We’ve always said any interaction between your organisation and the wider world is part of your brand. But like many things we’ve always taken for granted, the coronavirus lockdown is testing the limits of this truth.
Under lockdown, your people are more likely to interact with customers, clients and stakeholders from their own homes, using videoconferencing tools like Zoom and Microsoft Teams. Does that mean their surroundings – the living rooms, kitchens and bedrooms pressed into service as home offices – ought to align with your brand?
We’ve seen plenty of examples of people arranging their Zoom backdrops to build their personal brands recently. Various commentators and politicians have appeared on the news in front of carefully arranged bookshelves, clearly intended to indicate their intellectual leanings or even promote their own books. It’s become enough of a trend that there’s now a Twitter account dedicated to analysing the subtle and not-so-subtle messages of the bookshelves.
It’s natural to expect someone’s home to reflect their personal brand. Their employer’s brand is a different matter
But it’s natural to expect someone’s home to reflect their personal brand. For most people, bringing their employer’s brand home is a different matter. It takes effort, and is likely to have an impact on their work–life balance.
For some, that impact will be positive. For those of your people fortunate enough to have dedicated office space in their home, making that space feel more reflective of your brand could actually help maintain that work–life boundary. These employees could benefit from clear suggestions and guidelines. If your brand is vibrant and creative, maybe it’s okay for clients on video calls to see a bit of colourful clutter. If it’s a warm and friendly brand, maybe there’s no need to move those family photos out of frame.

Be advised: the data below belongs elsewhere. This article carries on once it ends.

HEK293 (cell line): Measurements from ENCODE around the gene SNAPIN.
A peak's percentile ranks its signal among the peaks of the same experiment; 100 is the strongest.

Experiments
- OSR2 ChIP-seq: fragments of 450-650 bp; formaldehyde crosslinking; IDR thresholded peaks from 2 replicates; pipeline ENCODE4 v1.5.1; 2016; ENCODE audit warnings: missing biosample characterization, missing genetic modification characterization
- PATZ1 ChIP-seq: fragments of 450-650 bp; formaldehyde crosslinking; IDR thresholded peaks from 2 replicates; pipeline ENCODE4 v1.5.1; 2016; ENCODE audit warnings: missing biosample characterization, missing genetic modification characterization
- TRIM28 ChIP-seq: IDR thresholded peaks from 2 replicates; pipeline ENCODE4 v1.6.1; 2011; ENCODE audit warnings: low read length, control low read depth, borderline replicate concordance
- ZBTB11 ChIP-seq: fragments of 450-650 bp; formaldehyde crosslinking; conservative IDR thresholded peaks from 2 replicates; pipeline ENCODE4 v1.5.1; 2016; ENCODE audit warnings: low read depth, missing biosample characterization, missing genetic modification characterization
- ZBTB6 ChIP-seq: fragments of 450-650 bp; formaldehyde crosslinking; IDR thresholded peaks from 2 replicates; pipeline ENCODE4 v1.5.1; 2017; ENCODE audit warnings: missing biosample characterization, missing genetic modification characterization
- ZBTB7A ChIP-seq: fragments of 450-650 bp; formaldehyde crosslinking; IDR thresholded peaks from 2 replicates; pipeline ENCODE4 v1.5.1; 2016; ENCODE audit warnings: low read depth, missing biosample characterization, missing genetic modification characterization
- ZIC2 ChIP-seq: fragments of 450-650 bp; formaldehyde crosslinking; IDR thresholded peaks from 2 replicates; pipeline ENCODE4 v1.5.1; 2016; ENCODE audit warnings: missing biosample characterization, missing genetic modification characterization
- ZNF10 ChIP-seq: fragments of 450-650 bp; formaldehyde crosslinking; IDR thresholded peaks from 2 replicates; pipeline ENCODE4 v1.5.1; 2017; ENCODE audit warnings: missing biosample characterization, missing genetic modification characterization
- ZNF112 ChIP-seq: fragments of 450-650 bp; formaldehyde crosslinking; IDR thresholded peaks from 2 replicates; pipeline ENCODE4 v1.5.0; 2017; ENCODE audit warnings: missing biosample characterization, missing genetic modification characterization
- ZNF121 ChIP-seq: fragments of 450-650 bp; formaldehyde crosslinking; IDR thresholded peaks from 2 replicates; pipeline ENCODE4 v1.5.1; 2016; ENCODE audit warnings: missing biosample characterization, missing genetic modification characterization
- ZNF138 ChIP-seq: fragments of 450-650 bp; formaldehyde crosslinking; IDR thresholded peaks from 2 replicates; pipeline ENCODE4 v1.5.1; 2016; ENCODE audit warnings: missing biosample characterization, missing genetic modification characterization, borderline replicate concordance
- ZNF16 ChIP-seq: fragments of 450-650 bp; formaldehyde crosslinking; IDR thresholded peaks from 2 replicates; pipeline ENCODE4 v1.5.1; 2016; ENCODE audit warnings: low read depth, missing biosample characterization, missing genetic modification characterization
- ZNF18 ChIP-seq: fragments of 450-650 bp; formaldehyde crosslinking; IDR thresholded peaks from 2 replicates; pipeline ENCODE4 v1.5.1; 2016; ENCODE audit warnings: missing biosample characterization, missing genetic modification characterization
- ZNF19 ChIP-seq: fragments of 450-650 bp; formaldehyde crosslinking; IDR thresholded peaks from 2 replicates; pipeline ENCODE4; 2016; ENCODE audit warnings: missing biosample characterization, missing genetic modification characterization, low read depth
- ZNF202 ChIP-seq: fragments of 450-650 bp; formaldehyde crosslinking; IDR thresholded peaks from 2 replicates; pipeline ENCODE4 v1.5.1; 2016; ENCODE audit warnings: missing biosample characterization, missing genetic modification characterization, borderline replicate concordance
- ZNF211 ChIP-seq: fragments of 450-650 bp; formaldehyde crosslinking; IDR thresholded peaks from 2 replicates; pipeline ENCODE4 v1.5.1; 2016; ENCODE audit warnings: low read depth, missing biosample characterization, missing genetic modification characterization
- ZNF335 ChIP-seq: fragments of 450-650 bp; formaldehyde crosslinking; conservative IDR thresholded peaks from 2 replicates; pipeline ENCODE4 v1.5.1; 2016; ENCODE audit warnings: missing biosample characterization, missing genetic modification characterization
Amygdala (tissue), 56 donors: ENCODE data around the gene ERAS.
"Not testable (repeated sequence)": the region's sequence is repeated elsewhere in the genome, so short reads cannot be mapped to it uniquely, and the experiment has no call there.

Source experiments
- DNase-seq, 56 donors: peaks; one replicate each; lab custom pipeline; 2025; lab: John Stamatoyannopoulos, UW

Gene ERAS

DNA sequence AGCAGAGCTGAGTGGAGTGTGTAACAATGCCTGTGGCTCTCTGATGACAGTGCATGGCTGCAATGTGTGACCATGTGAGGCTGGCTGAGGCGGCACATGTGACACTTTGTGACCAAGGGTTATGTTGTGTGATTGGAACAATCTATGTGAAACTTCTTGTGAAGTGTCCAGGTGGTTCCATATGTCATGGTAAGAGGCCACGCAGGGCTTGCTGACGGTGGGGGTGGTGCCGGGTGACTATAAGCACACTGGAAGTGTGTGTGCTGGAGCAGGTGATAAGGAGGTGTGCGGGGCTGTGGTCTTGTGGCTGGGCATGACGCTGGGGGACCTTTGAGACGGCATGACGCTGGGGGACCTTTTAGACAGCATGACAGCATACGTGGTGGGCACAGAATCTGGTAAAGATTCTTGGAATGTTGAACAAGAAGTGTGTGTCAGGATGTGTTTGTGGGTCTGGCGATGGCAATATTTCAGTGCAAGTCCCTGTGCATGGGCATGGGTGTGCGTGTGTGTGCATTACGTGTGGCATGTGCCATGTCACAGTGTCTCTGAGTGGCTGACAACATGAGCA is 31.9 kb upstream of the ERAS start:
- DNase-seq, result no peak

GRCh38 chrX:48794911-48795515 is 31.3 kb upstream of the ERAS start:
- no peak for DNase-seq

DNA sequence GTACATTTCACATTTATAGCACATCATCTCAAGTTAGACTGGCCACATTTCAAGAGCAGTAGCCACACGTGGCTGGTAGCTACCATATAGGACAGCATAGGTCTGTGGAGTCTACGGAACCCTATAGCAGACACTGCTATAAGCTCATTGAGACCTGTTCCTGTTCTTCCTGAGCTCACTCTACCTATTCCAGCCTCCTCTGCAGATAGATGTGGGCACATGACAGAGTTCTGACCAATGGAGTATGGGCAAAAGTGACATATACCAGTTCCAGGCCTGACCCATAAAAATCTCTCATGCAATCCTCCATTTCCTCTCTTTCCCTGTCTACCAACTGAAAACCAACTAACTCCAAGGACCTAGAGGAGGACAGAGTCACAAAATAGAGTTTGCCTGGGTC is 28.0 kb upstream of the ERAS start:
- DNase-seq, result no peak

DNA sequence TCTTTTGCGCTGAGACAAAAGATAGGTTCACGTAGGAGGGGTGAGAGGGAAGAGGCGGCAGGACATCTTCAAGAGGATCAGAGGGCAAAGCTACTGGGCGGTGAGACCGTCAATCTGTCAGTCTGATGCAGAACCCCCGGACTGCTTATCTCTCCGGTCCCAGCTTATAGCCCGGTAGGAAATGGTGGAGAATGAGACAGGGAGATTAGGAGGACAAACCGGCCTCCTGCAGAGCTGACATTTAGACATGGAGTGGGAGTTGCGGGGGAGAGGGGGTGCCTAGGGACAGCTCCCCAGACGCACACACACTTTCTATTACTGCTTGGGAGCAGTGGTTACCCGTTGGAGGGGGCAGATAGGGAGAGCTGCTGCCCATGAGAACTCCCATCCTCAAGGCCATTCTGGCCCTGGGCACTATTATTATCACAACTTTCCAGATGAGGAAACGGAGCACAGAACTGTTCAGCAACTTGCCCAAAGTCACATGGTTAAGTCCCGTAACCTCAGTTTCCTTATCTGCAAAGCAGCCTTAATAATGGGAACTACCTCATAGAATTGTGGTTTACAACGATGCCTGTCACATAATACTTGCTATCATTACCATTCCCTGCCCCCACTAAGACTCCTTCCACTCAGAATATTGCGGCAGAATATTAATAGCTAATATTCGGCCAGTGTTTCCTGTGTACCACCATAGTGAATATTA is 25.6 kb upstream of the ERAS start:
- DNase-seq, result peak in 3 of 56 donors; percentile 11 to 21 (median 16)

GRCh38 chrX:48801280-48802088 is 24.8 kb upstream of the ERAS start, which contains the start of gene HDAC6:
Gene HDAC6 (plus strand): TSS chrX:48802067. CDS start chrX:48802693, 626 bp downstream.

For everyone else, though? Asking them to introduce your brand to their living spaces will only blur the work–life boundary – a boundary that surveys suggest is already under huge pressure from the lockdown. Half of the respondents to an Institute for Employment Studies survey in April 2020 said they weren’t happy with their current work–life balance, and 48 percent said they were putting in longer and more irregular hours than before.
It’s fair to expect a reasonable level of professionalism on video calls made from home; no dirty laundry in the background, for example. But asking any more than that isn’t fair or healthy at the moment. Remember, the customers and clients your people are video calling are in the same boat. If your people’s lives intrude a little on their video calls, they’ll understand.
We’ve always found it useful to expand the lens of brand to cover, not just written and designed communications, but interpersonal interactions like customer service phone calls and engineer call-outs as well. It’s a more holistic approach to brand, which can strengthen the overall experience for your people and your customers.
But in this unusual and difficult situation we’re in, the power of your brand is best used to support your people, not to put more on their plates
Remember, the customers and clients your people are video calling are in the same boat
For example, why not provide your people with a selection of custom branded backgrounds for their video calls? This gives their contacts a more branded experience, while removing the need for your people to be self-conscious about their surroundings, and avoiding your brand outstaying its welcome in anyone’s personal space.
Supportive actions like this can help remind your people why yours is an organisation they can believe in, even through difficult times.